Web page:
Blog Post 1: ‘Authenticity’ is in the Eye of the Beholder

In class and in a few blog posts there is a consistent trend that is presenting itself – an “us versus them” mentality. I think that the vast majority of this type of speak is culturally influenced, because we are taught to talk and think about things in dichotomous (and often dualistic) terms just in general. I also think, though, that a lot of the topics we discussed in class are difficult to relate to, especially focusing on an interactive, virtual world like Second Life, when there are few to none who have had personal experience with it. The advantages and disadvantages addressed in the articles this week, especially in Boellstorff, are part of a world that few of us have had much experience with, which influences our opinions and also our ability to analyze it.
(Disclaimer: This episode contains relevant content, but also adult content that might be considered sensitive by some.)

I mentioned this show in class, and as I said, it’s not exactly an academic account by any means. But (as far as my understanding goes) it does accurately depict the types of people who frequent worlds like Second Life and many of the users that Boellstorff writes about. The most important facts to understand in order to understand what’s it like to live “IRL” but also in a virtual world without them being exclusively separate relies on the beliefs of the person who is participating in both. While it may be something most of us can’t understand, reading the accounts in Boellstorff article and watching the video above can show us more about the other side of things and what it’s like to feel as though you are so constrained in reality that you cannot truly express your inner being.

Another piece of this virtual world puzzle that we struggle with, that isn’t the same for those who participate actively in a consistent, virtual world is the idea that we’ve touched on in class about authenticity. The author originating that discussion (Turkle) has a very specific idea of authenticity – digital communication couldn’t possibly be more authentic than face-to-face communication – and we as a class may see authenticity in many different ways. However, as stated before, the users in this Second Life world do not necessarily feel as though they are being inauthentic, and at times feel as though they are more true to themselves in Second Life than in real life (as stated in the Boellstorff’s article).

Personally, the only issue I see with this is those who fall outside of this mostly well-intentioned idea. Some users, maybe even a majority, are really seeking connections in meaningful ways that will be sustainable and relationships that reflect very real parts of themselves, even in a virtual world. There will be other users in all communities that do not have those same intentions in mind. These may be exceptions to the rule, but what make me lean more towards Turkle’s feeling of authenticity. In a world of “Catfish” (explained in video below), even talking to someone on Facebook can be complicated with deception and misrepresentation, so when you take it to another level of creating a (sometimes completely different) persona in a virtual world, how can you know who’s being real to their ‘real’ selves, and who’s not?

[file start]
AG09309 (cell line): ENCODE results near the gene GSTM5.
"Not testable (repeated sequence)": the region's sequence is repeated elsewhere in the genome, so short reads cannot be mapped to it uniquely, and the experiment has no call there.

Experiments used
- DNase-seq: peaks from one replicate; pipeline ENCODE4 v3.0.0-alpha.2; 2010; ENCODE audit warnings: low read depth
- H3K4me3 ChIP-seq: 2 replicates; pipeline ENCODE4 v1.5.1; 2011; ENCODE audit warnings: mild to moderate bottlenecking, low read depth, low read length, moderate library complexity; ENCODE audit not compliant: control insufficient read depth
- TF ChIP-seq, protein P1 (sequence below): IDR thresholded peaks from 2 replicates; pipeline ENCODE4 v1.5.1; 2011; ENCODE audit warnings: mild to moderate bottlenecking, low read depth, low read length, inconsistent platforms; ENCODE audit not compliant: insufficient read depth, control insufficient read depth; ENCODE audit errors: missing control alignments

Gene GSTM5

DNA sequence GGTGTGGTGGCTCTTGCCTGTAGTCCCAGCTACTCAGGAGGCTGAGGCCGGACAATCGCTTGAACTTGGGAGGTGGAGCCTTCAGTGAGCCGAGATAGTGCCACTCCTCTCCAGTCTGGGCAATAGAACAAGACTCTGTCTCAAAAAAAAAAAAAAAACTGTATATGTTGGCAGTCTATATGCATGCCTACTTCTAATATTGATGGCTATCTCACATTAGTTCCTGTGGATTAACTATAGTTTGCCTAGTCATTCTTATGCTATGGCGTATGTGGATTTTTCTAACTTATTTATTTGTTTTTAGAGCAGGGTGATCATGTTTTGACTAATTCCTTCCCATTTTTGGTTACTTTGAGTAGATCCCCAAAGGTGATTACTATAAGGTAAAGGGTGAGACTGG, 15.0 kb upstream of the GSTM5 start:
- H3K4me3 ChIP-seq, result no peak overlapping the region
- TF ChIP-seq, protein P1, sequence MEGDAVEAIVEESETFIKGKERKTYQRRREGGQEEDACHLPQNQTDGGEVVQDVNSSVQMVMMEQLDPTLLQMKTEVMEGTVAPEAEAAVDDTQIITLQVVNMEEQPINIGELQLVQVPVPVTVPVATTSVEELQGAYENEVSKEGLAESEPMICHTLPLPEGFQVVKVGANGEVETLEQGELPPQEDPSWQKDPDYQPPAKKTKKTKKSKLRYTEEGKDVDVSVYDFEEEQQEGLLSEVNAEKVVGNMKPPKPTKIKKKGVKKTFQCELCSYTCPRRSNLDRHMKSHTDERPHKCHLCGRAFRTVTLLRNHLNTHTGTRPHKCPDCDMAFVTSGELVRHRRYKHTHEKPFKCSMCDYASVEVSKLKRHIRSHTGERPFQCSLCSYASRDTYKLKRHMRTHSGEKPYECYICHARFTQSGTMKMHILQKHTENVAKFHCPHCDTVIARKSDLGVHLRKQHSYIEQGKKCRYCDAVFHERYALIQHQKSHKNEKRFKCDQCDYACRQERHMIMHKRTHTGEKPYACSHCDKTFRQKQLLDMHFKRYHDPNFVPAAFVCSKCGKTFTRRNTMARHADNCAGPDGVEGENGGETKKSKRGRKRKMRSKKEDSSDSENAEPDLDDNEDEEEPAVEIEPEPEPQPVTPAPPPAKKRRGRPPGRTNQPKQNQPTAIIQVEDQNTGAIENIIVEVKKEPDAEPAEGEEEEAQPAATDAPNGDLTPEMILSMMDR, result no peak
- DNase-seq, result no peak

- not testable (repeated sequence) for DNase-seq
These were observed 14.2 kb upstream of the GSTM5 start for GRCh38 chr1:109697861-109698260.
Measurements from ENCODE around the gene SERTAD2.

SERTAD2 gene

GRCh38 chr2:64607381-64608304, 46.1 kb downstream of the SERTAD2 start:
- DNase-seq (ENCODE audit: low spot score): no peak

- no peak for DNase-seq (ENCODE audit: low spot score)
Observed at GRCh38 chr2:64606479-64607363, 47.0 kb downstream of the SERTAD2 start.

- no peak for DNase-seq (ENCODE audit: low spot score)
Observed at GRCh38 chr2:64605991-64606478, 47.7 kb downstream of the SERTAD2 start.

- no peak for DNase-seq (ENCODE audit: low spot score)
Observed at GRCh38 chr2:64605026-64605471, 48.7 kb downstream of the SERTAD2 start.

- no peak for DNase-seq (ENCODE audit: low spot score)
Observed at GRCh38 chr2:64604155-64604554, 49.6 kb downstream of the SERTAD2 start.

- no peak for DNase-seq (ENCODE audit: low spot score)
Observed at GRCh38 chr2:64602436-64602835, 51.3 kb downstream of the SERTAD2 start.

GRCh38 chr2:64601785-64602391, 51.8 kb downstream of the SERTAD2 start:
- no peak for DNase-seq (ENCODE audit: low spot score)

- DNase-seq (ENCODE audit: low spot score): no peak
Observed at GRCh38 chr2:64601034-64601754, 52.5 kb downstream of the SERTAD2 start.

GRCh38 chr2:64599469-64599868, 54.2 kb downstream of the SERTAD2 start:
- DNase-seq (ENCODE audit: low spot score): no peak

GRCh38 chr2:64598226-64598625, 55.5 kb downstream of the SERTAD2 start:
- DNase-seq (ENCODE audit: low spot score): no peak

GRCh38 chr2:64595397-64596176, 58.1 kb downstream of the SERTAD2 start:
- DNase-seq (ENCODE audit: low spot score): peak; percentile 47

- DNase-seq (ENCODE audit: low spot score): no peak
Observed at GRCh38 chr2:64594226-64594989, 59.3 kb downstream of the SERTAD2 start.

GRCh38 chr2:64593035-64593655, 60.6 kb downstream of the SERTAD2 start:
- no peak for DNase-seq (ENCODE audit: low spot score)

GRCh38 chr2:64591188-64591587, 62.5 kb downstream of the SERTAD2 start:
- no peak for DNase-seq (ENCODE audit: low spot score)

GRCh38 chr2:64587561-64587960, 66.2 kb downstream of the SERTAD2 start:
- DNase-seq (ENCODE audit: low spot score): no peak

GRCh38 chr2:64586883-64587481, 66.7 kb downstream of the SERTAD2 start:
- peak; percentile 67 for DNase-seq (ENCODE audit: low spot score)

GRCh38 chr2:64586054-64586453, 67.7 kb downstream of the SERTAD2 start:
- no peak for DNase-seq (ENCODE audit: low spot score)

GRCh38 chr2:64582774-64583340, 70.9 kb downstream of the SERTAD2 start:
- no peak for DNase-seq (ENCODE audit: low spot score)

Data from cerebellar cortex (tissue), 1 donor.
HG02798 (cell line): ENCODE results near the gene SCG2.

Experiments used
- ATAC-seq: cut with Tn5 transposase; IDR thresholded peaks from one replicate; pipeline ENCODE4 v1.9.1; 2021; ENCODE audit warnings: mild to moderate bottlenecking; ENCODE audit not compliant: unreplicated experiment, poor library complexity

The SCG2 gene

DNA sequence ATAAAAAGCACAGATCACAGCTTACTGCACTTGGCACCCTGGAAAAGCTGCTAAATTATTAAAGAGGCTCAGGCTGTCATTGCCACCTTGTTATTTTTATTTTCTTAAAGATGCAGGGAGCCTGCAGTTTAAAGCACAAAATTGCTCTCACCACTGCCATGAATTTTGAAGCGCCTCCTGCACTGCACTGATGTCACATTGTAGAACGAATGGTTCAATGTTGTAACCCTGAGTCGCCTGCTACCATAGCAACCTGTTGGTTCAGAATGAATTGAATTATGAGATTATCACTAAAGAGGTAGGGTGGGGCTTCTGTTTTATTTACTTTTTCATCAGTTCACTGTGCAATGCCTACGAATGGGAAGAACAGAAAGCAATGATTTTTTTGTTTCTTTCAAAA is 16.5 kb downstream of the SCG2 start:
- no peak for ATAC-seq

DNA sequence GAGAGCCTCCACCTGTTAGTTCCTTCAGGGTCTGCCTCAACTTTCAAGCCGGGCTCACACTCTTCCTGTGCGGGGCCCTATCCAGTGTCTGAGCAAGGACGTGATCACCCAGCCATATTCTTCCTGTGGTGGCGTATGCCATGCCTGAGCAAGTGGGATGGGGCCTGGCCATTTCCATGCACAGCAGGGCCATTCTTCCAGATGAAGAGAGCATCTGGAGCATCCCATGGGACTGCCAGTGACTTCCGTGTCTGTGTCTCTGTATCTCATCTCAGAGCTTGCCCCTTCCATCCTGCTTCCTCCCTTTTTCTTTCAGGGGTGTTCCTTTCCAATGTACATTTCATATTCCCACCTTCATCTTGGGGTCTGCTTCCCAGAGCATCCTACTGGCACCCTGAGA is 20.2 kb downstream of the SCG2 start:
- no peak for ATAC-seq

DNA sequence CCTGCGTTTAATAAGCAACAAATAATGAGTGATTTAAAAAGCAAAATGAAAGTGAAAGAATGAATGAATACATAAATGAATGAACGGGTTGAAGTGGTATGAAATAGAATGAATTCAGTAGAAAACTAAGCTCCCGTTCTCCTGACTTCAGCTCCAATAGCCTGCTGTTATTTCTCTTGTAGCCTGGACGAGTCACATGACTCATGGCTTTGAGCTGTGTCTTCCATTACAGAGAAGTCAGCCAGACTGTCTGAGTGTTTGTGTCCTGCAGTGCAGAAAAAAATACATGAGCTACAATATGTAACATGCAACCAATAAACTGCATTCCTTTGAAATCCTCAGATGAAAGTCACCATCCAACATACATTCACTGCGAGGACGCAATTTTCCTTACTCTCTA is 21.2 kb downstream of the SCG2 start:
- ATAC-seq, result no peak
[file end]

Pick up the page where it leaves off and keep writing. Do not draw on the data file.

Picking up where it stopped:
(This show is a spinoff of the movie “Catfish”, a documentary – ironically – who’s authenticity has been disputed. The show is definitely scripted and kind of cheesy, but it explains the whole story of the original movie. There are multiple ways to track down the actual movie, but this is easily accessible for anyone interested. Despite the unbelievable quality of these episodes, these types of interactions happen all the time.)

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4 Responses to Blog Post 1: ‘Authenticity’ is in the Eye of the Beholder

  1. mkhalifa503 says:

    I’d never heard of the movie or the show “Catfish”, so this was a really interesting post for me. What’s more interesting is your idea of “authenticity is in the eye of the beholder”, which is something I want to run with in this response. Maybe even throw it back to you, based on the stance you’ve put up here.

    I think most of us, at this point anyway, agree with the idea that authenticity is subjective. And you’ve shown, more or less via Boellstorff’s paper, that it can be multidimensional as well (so we have a few stances: RL is more authentic [Turkle], SL/VL is more authentic, or maybe that both are equally authentic but that they complement each other or are some kind of mix of authenticity [I’d argue this is Boellstorff’s position]). All these, I don’t have any reason to debate. But when you brought in “Catfish” as grounds for siding more along the Turkle end of the spectrum for authenticity, I wondered if we aren’t imposing our own ideas of what qualifies as authentic or consistent with the “well-intentioned idea” of presenting who we really are online.